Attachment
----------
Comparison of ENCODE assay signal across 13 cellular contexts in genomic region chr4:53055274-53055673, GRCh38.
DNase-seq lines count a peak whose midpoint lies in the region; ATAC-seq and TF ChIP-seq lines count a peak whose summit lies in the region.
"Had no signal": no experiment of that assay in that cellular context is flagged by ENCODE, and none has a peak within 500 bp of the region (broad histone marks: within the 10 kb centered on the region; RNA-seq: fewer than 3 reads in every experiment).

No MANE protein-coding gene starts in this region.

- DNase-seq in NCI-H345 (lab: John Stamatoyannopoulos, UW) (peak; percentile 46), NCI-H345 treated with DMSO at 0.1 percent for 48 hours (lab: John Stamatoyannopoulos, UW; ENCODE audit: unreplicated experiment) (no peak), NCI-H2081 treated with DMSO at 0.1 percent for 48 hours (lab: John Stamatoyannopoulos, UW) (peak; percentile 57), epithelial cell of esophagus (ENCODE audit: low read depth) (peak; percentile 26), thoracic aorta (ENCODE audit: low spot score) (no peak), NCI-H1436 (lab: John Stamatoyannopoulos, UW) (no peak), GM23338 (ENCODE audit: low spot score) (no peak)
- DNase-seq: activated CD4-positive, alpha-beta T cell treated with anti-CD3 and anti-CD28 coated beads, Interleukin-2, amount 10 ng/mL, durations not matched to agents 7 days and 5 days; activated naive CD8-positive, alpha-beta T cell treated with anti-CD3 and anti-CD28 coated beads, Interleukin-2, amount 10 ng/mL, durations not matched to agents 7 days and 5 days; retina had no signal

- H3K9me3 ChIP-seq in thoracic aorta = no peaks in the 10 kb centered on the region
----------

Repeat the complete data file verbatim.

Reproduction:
Comparison of ENCODE assay signal across 13 cellular contexts in genomic region chr4:53055274-53055673, GRCh38.
DNase-seq lines count a peak whose midpoint lies in the region; ATAC-seq and TF ChIP-seq lines count a peak whose summit lies in the region.
"Had no signal": no experiment of that assay in that cellular context is flagged by ENCODE, and none has a peak within 500 bp of the region (broad histone marks: within the 10 kb centered on the region; RNA-seq: fewer than 3 reads in every experiment).

No MANE protein-coding gene starts in this region.

- DNase-seq in NCI-H345 (lab: John Stamatoyannopoulos, UW) (peak; percentile 46), NCI-H345 treated with DMSO at 0.1 percent for 48 hours (lab: John Stamatoyannopoulos, UW; ENCODE audit: unreplicated experiment) (no peak), NCI-H2081 treated with DMSO at 0.1 percent for 48 hours (lab: John Stamatoyannopoulos, UW) (peak; percentile 57), epithelial cell of esophagus (ENCODE audit: low read depth) (peak; percentile 26), thoracic aorta (ENCODE audit: low spot score) (no peak), NCI-H1436 (lab: John Stamatoyannopoulos, UW) (no peak), GM23338 (ENCODE audit: low spot score) (no peak)
- DNase-seq: activated CD4-positive, alpha-beta T cell treated with anti-CD3 and anti-CD28 coated beads, Interleukin-2, amount 10 ng/mL, durations not matched to agents 7 days and 5 days; activated naive CD8-positive, alpha-beta T cell treated with anti-CD3 and anti-CD28 coated beads, Interleukin-2, amount 10 ng/mL, durations not matched to agents 7 days and 5 days; retina had no signal

- H3K9me3 ChIP-seq in thoracic aorta = no peaks in the 10 kb centered on the region